For over a decade, I’ve davened at home while watching my children. Now my youngest is old enough that I can go to shul, but I’m hesitant. I’ve become so used to my private davening, alone in my room, and I think I daven better, with more kavanah that way. Should I go to shul regardless?
As women don’t have the obligation of tefillah b’tzibbur, the only reason for you to go to shul is if you will daven better, with more kavanah, while in shul. Since you haven’t attended shul in quite a while, you don’t really know where davening will be better for you. Perhaps you should attend shul once or twice, and if after doing so you still feel that you can concentrate better at home, then continue davening at home.
This year, with the first day of Rosh Hashanah coming out on Shabbos, is there anything I need to say or do before lighting candles the second night?
Before lighting candles (or doing any other preparations) on the second night of Rosh Hashanah, you should either daven Maariv (and add Vatodi’einu during Shemoneh Esreh), or recite Baruch hamavdil bein kodesh l’kodesh.
When I say Yizkor throughout the year for my father z”l and pledge to give tzedakah, must I give it immediately after the chag? Can I save all those pledges to give one large sum before Rosh Hashanah every year instead?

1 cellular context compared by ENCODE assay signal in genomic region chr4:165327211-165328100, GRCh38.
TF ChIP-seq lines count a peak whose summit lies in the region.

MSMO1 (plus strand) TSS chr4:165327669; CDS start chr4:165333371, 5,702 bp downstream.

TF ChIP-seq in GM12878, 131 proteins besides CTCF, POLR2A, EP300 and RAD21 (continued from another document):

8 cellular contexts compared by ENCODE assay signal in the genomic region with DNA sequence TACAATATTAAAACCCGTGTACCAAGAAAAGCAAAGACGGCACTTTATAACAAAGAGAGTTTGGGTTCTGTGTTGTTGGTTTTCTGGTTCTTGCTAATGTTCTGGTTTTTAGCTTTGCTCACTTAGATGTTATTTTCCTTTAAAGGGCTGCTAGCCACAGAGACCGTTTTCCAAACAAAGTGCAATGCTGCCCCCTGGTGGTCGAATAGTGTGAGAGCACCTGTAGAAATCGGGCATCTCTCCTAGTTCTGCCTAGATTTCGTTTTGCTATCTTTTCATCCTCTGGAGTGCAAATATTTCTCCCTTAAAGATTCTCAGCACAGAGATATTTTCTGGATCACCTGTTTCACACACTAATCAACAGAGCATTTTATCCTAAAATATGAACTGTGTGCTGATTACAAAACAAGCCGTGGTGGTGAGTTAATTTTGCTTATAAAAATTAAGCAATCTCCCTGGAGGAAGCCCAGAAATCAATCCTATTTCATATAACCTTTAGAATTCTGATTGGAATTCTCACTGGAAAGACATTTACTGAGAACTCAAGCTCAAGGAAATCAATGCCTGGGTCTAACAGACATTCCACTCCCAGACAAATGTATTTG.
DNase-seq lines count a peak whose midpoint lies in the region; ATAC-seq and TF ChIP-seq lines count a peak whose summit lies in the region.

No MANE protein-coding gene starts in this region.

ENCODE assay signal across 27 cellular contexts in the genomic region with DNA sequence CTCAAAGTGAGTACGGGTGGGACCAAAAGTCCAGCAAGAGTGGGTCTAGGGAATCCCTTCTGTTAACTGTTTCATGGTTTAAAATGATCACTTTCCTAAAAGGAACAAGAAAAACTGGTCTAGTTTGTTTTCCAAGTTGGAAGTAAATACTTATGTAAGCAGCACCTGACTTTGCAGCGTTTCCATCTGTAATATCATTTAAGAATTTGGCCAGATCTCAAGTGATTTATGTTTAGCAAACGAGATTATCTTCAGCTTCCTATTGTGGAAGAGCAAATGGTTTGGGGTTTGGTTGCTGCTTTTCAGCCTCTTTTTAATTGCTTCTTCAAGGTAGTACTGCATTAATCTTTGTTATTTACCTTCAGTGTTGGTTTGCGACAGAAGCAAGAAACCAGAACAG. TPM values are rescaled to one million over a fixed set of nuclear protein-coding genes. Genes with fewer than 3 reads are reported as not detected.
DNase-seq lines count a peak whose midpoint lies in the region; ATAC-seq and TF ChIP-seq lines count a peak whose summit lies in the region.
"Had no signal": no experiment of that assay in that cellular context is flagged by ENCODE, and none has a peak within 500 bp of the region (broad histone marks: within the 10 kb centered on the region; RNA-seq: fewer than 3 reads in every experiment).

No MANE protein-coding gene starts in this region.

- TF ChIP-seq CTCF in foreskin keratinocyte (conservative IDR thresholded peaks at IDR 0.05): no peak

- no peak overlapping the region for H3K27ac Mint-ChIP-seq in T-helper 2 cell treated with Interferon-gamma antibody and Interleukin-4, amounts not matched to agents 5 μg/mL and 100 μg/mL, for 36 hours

Almost all siddurim and machzorim nowadays have added the words bli neder to the tzedakah pledge that is part of the Yizkor prayer. If so, then you’re not obligated to pay the pledge right after Yom Tov, and you can do so when you have the ability. But if you failed to say bli neder, then you must pay the pledge immediately after Yom Tov, unless you specifically stipulated at the time of the pledge that you’re not planning to pay until you have an opportunity to do so.
As a mother of young children, I don’t have time for a full Shacharis. Should I be saying Avinu Malkeinu if it will come at the expense of another part of daily davening?
Only recite Avinu Malkeinu if you have the time for it, and it shouldn’t come at the expense of the daily davening.
(Originally featured in Family First, Issue 856)